As high rates of violence against women continue to plague Tunisian society, the government is making an effort to join the national movement to protect women.
Representatives of the Tunisian Ministry of Women’s Affairs are partaking for the first time in a 16-day campaign to shed light on the oft-sidelined situation of abused women in Tunisia, according to Meher Swilem, the ministry’s communication officer.
The campaign, a UN Women initiative and one organized by a collection of civil society groups, began yesterday on the International Day to End Violence Against Women.
In one of the first nation-wide surveys on the subject, the state-run Tunisian National Board for Family and Population (ONFP) found that about 50% of Tunisian women still experience some form of domestic violence, including physical, psychological, sexual, and economic.
Responding in part to the survey, the ONFP inaugurated today a center for psychological assistance to support female victims of violence in the Tunis suburb of Ben Arous. It will open on December 10 as the first shelter for victims of violence, which will provide legal and psychological assistance.
Previously, women facing violence only had access to a government hotline.
“Most women who contacted us were dealing with domestic violence caused by their husbands. Now we’re opening this refuge center following the European model, which is a first in our country,” Swilem said.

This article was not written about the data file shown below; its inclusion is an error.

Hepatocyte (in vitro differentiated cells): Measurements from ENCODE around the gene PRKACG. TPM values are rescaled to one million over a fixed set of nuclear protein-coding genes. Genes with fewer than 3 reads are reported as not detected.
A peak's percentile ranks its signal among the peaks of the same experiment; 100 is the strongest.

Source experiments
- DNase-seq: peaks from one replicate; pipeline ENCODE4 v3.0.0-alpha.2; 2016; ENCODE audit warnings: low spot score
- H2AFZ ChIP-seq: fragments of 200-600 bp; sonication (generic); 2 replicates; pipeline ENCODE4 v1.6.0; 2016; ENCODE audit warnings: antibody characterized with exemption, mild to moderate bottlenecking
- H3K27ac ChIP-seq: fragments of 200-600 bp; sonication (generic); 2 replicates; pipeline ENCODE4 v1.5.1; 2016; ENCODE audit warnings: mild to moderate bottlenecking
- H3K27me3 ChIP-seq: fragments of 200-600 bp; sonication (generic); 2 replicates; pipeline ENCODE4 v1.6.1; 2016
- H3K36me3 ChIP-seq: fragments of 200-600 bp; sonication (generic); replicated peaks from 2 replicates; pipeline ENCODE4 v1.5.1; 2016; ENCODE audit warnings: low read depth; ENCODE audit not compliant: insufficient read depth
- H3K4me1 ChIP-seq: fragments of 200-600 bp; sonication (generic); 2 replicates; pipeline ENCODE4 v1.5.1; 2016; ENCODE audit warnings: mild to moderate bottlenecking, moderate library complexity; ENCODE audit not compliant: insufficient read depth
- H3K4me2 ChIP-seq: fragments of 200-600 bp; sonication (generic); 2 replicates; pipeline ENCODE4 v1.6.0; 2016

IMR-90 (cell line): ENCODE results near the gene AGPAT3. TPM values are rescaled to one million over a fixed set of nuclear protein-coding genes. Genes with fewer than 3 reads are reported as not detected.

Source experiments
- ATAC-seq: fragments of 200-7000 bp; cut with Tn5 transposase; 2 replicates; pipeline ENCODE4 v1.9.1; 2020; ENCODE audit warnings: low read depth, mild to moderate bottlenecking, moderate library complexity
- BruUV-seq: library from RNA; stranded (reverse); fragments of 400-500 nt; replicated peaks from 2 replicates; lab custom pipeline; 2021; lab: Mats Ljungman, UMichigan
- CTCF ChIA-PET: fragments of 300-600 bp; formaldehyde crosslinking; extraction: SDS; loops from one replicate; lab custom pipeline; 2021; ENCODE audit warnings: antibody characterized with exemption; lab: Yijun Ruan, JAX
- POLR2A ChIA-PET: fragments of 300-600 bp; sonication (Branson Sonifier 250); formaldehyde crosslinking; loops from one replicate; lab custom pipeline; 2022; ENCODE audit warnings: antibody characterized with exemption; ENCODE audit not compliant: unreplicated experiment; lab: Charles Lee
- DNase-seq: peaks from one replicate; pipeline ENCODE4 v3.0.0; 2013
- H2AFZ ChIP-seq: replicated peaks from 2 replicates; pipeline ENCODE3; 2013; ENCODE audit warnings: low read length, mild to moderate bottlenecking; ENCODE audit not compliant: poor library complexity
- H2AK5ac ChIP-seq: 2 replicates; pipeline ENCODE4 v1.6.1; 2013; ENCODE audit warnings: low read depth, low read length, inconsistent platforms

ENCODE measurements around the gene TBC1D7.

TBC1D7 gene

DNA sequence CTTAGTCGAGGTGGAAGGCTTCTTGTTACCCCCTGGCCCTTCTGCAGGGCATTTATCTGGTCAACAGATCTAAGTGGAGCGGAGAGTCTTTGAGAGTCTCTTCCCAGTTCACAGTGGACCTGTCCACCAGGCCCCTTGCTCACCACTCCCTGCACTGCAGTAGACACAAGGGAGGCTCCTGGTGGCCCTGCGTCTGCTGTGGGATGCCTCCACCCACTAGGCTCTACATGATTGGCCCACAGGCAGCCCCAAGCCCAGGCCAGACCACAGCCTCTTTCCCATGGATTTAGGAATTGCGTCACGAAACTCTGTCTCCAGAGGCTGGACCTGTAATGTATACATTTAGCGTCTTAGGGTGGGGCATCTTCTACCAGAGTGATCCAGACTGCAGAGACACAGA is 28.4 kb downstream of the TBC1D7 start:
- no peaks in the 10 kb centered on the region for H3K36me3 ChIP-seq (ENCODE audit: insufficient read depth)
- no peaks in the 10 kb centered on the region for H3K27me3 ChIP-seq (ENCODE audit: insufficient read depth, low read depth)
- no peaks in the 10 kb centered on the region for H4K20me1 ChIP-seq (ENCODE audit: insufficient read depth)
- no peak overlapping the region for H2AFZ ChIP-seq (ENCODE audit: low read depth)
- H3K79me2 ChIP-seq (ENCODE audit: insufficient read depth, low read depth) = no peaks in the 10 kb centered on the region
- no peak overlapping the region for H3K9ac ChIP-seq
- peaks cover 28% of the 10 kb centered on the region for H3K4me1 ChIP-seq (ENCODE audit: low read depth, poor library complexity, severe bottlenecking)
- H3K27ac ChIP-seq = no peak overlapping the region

Swilem said that other ministries, including the Ministry of Justice and the Ministry of the Interior, are cooperating with the Ministry of Women’s Affairs to ensure the success of their events and initiatives.
But members of civil society say that, despite the ministries’ best efforts, the Tunisian penal code does not go far enough to combat violence against women.
Articles 218, 226, and 227 of the Tunisian Penal Code prohibit different types of violence against women, including domestic violence and sexual harassment. However, lawyer and feminist activist Khadija Madani said that laws like Article 218, which includes stronger punishment in cases of abuse against a woman committed by her husband, do not go far enough.
“This law is necessary, but not sufficient. It is not applied very often,” she said.
Dalinda Larguech, feminist historian and director of Tunisia-based Center of Studies, Research, and Documentation of Women (CREDIF) described the laws protecting women’s rights as “incomplete” and said that they should be rewritten or modified.
“The CREDIF staff is working on a study about violence against women in the public space. We never had the statistics before,” she added.
Swielm, Larguech, and Madani addressed another major factor in dealing with violence against women: mentality.
In addition to stricter enforcement of the law, Swilem said the movement must change mentalities and raise more awareness about violence against women.
Larguech said that many women refuse to break their silence when they suffer from abuse, in fear of being judged by the society.
Madani also criticized common attitudes towards violence against women. “Unfortunately, when a woman is abused, it makes her feel worthless and that she deserves being assaulted,” Madani said. “That mindset ruins her life, and the lives of those in her environment.”
“It’s about time we changed this sad reality,” she said.